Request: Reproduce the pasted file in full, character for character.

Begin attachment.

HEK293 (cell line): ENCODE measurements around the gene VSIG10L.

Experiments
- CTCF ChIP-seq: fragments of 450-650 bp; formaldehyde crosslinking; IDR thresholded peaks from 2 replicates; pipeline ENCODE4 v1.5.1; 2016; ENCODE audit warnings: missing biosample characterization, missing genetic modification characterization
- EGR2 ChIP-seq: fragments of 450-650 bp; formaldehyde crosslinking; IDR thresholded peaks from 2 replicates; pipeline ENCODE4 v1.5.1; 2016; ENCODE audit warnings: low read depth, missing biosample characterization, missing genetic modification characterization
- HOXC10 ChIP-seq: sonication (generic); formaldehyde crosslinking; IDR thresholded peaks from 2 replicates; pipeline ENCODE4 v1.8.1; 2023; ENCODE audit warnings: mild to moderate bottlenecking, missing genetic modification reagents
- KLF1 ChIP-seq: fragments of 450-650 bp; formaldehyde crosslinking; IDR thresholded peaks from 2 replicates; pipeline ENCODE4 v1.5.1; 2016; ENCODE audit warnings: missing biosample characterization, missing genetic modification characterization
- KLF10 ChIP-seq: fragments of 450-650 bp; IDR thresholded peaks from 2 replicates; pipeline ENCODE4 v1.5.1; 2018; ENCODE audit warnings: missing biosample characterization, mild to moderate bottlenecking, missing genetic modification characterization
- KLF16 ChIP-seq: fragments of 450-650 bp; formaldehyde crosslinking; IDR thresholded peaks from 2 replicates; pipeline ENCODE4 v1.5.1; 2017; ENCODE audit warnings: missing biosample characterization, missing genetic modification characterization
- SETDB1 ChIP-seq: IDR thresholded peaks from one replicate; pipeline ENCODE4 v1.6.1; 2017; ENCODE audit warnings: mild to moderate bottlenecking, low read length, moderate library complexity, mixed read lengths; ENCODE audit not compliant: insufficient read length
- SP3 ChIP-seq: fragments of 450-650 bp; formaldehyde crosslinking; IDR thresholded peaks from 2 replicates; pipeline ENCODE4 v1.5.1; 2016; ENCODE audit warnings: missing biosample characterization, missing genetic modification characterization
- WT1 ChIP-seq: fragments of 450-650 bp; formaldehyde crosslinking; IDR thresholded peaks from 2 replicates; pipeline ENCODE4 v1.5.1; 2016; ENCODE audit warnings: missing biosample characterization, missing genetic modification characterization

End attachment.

HEK293 (cell line): ENCODE measurements around the gene VSIG10L.

Experiments
- CTCF ChIP-seq: fragments of 450-650 bp; formaldehyde crosslinking; IDR thresholded peaks from 2 replicates; pipeline ENCODE4 v1.5.1; 2016; ENCODE audit warnings: missing biosample characterization, missing genetic modification characterization
- EGR2 ChIP-seq: fragments of 450-650 bp; formaldehyde crosslinking; IDR thresholded peaks from 2 replicates; pipeline ENCODE4 v1.5.1; 2016; ENCODE audit warnings: low read depth, missing biosample characterization, missing genetic modification characterization
- HOXC10 ChIP-seq: sonication (generic); formaldehyde crosslinking; IDR thresholded peaks from 2 replicates; pipeline ENCODE4 v1.8.1; 2023; ENCODE audit warnings: mild to moderate bottlenecking, missing genetic modification reagents
- KLF1 ChIP-seq: fragments of 450-650 bp; formaldehyde crosslinking; IDR thresholded peaks from 2 replicates; pipeline ENCODE4 v1.5.1; 2016; ENCODE audit warnings: missing biosample characterization, missing genetic modification characterization
- KLF10 ChIP-seq: fragments of 450-650 bp; IDR thresholded peaks from 2 replicates; pipeline ENCODE4 v1.5.1; 2018; ENCODE audit warnings: missing biosample characterization, mild to moderate bottlenecking, missing genetic modification characterization
- KLF16 ChIP-seq: fragments of 450-650 bp; formaldehyde crosslinking; IDR thresholded peaks from 2 replicates; pipeline ENCODE4 v1.5.1; 2017; ENCODE audit warnings: missing biosample characterization, missing genetic modification characterization
- SETDB1 ChIP-seq: IDR thresholded peaks from one replicate; pipeline ENCODE4 v1.6.1; 2017; ENCODE audit warnings: mild to moderate bottlenecking, low read length, moderate library complexity, mixed read lengths; ENCODE audit not compliant: insufficient read length
- SP3 ChIP-seq: fragments of 450-650 bp; formaldehyde crosslinking; IDR thresholded peaks from 2 replicates; pipeline ENCODE4 v1.5.1; 2016; ENCODE audit warnings: missing biosample characterization, missing genetic modification characterization
- WT1 ChIP-seq: fragments of 450-650 bp; formaldehyde crosslinking; IDR thresholded peaks from 2 replicates; pipeline ENCODE4 v1.5.1; 2016; ENCODE audit warnings: missing biosample characterization, missing genetic modification characterization